We Need To Talk More About Dads, Anxiety, And Depression
About four months ago, I had a breakdown at work and was sent home. I work for a Division I athletics program, and part of my job is to run summer bridge programs for incoming student athletes. These programs are intended to help bridge the gap between high school and college. They are intense, 24/7 operations, and immediately after the last one finished, I had to begin prepping for fall term. And somewhere in that transition, I just shut down.
I went into my director’s office and told her I couldn’t do this anymore. I just couldn’t. I’ve always been the guy in the office who says yes to everything. I’d always assumed that the solution to any problem was to simply work harder. In the past, this had paid off. But in that moment, I realized I’d blown through some emotional gate inside myself that I didn’t know about.
My director, a very thoughtful woman, told me to go home. She didn’t say it like I was going to get fired. It was obviously out of compassion that she sent me away.
My wife came home to find me in bed, curled up on one side. We have three children, and I am the primary provider. Mel works part-time at our kids’ school, while I work full-time at the university and make additional income writing. I’m not going to say that my life is more stressful than Mel’s, because it isn’t apples to apples. I think mothers are the hardest working people in the history of ever. Every day, I am blown away by what Mel accomplishes during the day, and any time I can give her a break, I do.
But what I would like to point out is that when Mel came into our room, I nearly cried. I highlight this because I’m not the kind of person to cry. In fact, when my father died, I didn’t cry. It’s not that I wasn’t sad; I just couldn’t find the tears. What I felt when Mel came in was the rich sense of failure. I felt anxious and depressed because I knew that she was counting on me. I knew that the children were counting on me. I felt a paternal obligation to provide that had been drilled into my head as a boy who would one day be a father. I felt pinched between a rock and a hard place because I knew I needed to pick myself up and keep going into work, but I honestly didn’t know where I’d find the strength to do it.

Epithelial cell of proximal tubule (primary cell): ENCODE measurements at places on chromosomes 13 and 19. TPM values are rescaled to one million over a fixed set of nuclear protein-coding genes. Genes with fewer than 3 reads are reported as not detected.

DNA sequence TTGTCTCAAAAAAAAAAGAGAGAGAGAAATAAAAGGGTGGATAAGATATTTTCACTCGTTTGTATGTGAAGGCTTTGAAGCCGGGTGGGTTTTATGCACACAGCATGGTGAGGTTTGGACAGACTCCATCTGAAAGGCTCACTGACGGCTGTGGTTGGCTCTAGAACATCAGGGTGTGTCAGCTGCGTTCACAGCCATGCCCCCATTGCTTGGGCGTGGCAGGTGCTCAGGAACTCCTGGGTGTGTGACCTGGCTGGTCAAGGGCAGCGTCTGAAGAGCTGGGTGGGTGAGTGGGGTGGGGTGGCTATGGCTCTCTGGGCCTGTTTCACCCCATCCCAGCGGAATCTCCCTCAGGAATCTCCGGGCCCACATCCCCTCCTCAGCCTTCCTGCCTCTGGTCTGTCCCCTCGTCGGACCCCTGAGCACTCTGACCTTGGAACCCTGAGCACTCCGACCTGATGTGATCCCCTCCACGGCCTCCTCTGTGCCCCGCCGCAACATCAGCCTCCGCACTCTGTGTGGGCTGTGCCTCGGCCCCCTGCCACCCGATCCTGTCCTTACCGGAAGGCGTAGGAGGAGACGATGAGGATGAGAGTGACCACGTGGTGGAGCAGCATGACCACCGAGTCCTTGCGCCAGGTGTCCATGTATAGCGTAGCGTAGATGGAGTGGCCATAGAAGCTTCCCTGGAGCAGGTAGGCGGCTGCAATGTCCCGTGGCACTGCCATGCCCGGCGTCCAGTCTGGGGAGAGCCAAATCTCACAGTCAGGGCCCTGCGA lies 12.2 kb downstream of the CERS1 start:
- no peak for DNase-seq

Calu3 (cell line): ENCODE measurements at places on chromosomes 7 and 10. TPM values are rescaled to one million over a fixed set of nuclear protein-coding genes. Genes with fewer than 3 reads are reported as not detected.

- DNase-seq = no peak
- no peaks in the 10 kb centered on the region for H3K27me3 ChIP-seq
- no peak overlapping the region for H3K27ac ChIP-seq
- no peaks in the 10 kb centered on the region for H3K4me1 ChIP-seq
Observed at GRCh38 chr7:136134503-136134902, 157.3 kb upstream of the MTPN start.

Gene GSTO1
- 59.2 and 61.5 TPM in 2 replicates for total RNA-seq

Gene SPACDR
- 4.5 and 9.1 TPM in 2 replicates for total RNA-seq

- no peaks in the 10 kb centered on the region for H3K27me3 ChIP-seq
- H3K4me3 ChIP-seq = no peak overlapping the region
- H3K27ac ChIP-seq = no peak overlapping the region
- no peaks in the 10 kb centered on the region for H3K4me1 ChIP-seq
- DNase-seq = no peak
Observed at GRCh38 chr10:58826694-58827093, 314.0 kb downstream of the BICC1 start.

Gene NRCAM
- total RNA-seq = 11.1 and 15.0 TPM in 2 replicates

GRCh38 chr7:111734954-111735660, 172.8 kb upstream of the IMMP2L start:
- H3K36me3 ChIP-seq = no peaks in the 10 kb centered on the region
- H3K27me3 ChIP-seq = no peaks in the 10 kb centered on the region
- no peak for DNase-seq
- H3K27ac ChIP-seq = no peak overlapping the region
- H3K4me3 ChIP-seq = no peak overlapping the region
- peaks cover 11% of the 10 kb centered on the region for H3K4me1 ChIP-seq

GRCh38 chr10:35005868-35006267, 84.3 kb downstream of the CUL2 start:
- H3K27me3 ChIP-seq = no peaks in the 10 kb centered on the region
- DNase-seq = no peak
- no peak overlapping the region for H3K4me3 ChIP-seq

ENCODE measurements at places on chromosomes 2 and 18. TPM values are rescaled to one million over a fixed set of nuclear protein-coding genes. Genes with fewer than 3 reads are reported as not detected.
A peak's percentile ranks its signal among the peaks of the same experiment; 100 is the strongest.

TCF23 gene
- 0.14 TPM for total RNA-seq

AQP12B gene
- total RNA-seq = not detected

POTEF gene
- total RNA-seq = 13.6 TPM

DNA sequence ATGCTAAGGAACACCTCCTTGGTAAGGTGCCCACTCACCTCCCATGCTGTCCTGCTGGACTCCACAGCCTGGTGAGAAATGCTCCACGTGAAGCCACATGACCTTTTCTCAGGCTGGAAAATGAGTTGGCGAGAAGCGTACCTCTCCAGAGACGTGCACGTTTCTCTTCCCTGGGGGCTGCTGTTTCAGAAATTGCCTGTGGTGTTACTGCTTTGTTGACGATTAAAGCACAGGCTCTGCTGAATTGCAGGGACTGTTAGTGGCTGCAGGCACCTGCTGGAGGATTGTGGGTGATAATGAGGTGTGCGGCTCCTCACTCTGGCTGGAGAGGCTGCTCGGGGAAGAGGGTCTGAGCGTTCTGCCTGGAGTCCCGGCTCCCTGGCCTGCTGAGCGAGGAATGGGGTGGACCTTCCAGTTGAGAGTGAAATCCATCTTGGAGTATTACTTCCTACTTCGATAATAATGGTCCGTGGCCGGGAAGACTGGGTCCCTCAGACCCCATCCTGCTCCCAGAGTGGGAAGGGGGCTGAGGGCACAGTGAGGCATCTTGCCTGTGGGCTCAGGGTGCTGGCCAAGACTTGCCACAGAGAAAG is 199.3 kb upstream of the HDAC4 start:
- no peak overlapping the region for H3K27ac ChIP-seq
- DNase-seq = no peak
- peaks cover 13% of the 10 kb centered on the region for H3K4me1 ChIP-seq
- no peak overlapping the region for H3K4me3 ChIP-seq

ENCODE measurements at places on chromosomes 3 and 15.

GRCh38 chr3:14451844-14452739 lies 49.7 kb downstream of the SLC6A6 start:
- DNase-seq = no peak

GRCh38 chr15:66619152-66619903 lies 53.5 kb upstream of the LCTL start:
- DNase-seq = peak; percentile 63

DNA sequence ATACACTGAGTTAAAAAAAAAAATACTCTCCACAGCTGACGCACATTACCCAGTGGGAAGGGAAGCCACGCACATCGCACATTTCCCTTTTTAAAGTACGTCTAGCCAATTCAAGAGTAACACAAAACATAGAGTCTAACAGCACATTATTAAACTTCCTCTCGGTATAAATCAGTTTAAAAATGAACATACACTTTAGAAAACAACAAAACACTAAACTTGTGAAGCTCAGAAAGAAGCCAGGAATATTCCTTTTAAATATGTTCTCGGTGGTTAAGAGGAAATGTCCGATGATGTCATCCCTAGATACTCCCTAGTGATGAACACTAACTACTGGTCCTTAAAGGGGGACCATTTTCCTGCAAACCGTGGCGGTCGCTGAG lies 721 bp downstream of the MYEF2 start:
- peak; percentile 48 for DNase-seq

The stress of being a full-time-plus working father had somehow caught up with me, and the thought of going into work the next day felt like walking into a burning room, but the thought of letting down the people whom I loved the most in my life, my wife and three children, felt like rich, pungent failure, and in between was me, curled up on a bed, feeling like the only option was suicide.
Mel asked me what was wrong. She asked me if I’d lost my job. “No,” I said. “It’s more complicated than that.”
Then I asked her if she’d hold me. She crawled in next to me, and we just stayed like that for a while as I collected my thoughts.
Eventually, I told her what had happened at work — about the stress I was feeling and the expectations I just wasn’t sure I could meet — and as I spoke, I felt so weak. I felt pathetic. I wanted to know why I wasn’t strong enough. I was a man. I was a father. I should be capable of handling work and family. But in that moment, I didn’t know if I could.
We discussed backup plans if I did end up losing my job. I made an appointment with a therapist, which ultimately resulted in repeated visits and lifestyle changes.
What I didn’t know until recently is that 30.6% of men have suffered from a period of depression in their lifetime, and the suicide rate among American men is about four times higher than among women, according to data from the Centers for Disease Control and Prevention. Women are more likely to attempt suicide, but men are more likely to succeed.
As a man, I can say, honestly, that the hardest part about living with depression and anxiety is admitting to it. It’s so difficult to acknowledge the symptoms of stress, anxiety, and depression, and how all of these symptoms can be exacerbated through work and family stress. Because the reality is, as much as I love my wife and children, fatherhood and marriage have been the hardest challenges of my life. Not that I can’t do it, because I can. But there are going to be moments that are more stressful than others, and without proper help, those moments can push a loving, dedicated father over the edge.
So much of this comes from the stigma associated with mental illness. Pair that with the societal pressure to “man up,” and it further stigmatizes someone who is already hurting. Normalizing mental health is a priority for society as a whole, of course, but we also need to ensure that fathers feel comfortable sharing their struggles and showing their emotions. We are not there yet, because if we were, I’d have probably felt far more comfortable reaching out to my wife, my supervisor, and anyone else who could help long before I reached my breaking point.
This article was originally published on